In his centennial history of Augsburg College, Carl Chrislock reported that that the historically Norwegian Lutheran school’s students were “even more neutralist and anti-war than the national average,” overwhelmingly opposed even to FDR’s efforts to amend the Neutrality Act so as to let the British and French buy war materiel from American suppliers. The invasion of Norway in May 1940 shifted these sentiments somewhat, but most students continued to favor neutrality.
As the possibility of their being caught up in the war grew more likely in 1940-1941, many students responded by engaging in even more pranks and practical jokes than usual. As Cardozier puts it, “Not that frivolity and play had not been prominent on campus throughout the 1930s, but the tempo grew, and young men entered into these activities with a fervor that suggested that they felt their days were numbered and they had to consume as much of life as possible before it was taken away” (p. 123).
Then the Japanese attacked Pearl Harbor. Here’s how Cardozier narrates the aftermath of December 7, 1941:
On college campuses, the mood was somber; students were confused, gloomy, and disbelieving. It could not happen! The implication for college men was clear; they would sooner or later likely be called to military service with the specter of combat and possibly death looming in their future. Most were quiet and unsure of what to do or think. A few went out and got drunk. At Yale, a group of students, overcome with anger, went berserk and invaded a local hotel, smashing windows and wrecking the lobby, but at most colleges, students were simply stunned; they sat around in groups in their dormitories and fraternity houses discussing the implications for the country and for themselves personally. (p. 3)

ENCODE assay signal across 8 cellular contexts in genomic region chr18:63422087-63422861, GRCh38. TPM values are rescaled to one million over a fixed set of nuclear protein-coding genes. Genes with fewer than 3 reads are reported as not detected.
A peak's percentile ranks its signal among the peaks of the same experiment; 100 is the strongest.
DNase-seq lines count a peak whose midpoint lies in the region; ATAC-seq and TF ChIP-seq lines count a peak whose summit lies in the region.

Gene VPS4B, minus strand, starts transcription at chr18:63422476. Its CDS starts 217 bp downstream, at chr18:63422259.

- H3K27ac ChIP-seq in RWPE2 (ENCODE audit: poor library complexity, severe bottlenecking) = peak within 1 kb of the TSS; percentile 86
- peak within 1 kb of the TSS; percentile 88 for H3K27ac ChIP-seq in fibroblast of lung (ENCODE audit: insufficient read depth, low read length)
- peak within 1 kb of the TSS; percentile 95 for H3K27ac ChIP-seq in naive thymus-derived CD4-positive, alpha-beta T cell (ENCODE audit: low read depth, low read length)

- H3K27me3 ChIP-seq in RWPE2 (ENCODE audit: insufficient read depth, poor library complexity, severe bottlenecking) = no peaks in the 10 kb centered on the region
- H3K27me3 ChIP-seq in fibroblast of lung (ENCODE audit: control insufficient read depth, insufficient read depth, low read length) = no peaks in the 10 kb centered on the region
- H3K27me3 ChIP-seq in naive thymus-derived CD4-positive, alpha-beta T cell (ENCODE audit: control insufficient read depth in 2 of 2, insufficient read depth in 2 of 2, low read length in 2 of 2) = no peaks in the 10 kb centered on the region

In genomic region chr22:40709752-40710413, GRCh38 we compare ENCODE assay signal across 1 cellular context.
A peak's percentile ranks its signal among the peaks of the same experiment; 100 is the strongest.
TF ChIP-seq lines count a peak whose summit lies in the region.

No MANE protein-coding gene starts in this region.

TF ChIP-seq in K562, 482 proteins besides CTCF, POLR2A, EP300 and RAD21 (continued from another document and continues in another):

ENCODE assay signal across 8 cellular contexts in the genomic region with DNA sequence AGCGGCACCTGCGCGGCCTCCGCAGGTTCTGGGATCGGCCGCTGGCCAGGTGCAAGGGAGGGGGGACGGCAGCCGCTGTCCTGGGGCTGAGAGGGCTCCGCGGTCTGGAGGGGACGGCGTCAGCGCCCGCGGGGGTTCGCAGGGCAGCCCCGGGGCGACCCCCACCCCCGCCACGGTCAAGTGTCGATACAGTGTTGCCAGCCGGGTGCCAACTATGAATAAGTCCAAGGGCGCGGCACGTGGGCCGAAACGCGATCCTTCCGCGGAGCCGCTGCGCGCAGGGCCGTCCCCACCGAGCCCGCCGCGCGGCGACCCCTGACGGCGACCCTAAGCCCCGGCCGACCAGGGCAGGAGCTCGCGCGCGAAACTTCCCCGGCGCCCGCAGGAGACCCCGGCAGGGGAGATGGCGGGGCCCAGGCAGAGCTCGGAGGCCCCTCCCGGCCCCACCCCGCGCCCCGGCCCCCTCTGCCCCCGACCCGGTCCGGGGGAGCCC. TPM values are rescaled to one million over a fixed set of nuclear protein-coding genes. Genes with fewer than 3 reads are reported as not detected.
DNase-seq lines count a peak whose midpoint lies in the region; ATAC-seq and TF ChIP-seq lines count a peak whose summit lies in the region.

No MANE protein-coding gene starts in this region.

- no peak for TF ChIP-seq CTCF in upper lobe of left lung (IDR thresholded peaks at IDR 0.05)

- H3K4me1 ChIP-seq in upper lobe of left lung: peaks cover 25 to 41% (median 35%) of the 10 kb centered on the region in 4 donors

While there were exceptions (I’ll be writing about the war at a leading Mennonite school in a week or so), most college students quickly abandoned their opposition to the war: “On college campuses, there was no lack of patriotism. Despite earlier student opposition to war, once America was attacked it was difficult to find anyone on college campuses who did not support American involvement in the war” (Cardozier, p. 123).
2. Enrollment Challenges and Military Training
The most pressing concern, of course, was that college enrollment would be decimated as draftees were called up and others (male and female) in the suddenly patriotic student population volunteered for service. Already in fall 1941 the number of male students was down 8% from the year before — less because students had joined the military than because they took high-paying manufacturing jobs. (Even before Pearl Harbor, war industry was gearing up, to prepare for American participation and to help supply the British, Soviet, and Chinese war efforts through Lend-Lease.) That figure dropped another 15% by the beginning of the 1942-43 academic year, but that was actually a smaller drop than what had happened during WWI, when the fall 1917 enrollment was over 20% down from 1916.